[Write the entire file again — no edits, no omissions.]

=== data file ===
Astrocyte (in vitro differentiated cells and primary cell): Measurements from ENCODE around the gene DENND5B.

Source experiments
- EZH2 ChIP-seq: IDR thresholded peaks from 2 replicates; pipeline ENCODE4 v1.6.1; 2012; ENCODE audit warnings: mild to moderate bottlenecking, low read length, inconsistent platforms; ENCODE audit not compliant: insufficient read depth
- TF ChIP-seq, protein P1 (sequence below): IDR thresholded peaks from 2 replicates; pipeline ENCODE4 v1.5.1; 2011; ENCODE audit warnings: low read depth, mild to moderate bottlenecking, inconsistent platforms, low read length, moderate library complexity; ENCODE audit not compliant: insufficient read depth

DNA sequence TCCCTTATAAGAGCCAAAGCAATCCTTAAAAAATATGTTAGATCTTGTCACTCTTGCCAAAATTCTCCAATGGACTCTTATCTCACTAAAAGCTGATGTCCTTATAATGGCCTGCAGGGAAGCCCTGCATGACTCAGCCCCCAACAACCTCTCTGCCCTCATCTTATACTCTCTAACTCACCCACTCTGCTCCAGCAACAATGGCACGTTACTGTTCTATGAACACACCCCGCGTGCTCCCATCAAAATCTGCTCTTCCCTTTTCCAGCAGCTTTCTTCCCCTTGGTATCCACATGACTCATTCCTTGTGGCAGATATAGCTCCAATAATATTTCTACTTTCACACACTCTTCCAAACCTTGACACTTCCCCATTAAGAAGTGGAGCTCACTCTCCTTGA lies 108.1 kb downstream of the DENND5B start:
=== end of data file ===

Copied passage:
Astrocyte (in vitro differentiated cells and primary cell): Measurements from ENCODE around the gene DENND5B.

Source experiments
- EZH2 ChIP-seq: IDR thresholded peaks from 2 replicates; pipeline ENCODE4 v1.6.1; 2012; ENCODE audit warnings: mild to moderate bottlenecking, low read length, inconsistent platforms; ENCODE audit not compliant: insufficient read depth
- TF ChIP-seq, protein P1 (sequence below): IDR thresholded peaks from 2 replicates; pipeline ENCODE4 v1.5.1; 2011; ENCODE audit warnings: low read depth, mild to moderate bottlenecking, inconsistent platforms, low read length, moderate library complexity; ENCODE audit not compliant: insufficient read depth

DNA sequence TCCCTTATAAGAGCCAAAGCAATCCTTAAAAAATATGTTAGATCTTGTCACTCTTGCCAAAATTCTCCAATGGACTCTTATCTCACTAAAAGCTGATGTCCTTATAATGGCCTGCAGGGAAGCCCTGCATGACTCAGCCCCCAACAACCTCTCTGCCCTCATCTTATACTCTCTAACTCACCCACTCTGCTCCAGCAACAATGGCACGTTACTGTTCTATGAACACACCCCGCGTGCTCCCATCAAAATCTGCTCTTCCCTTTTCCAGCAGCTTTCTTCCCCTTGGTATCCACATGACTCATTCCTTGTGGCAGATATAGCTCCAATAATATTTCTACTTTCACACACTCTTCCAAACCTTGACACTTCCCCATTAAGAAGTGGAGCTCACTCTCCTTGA lies 108.1 kb downstream of the DENND5B start: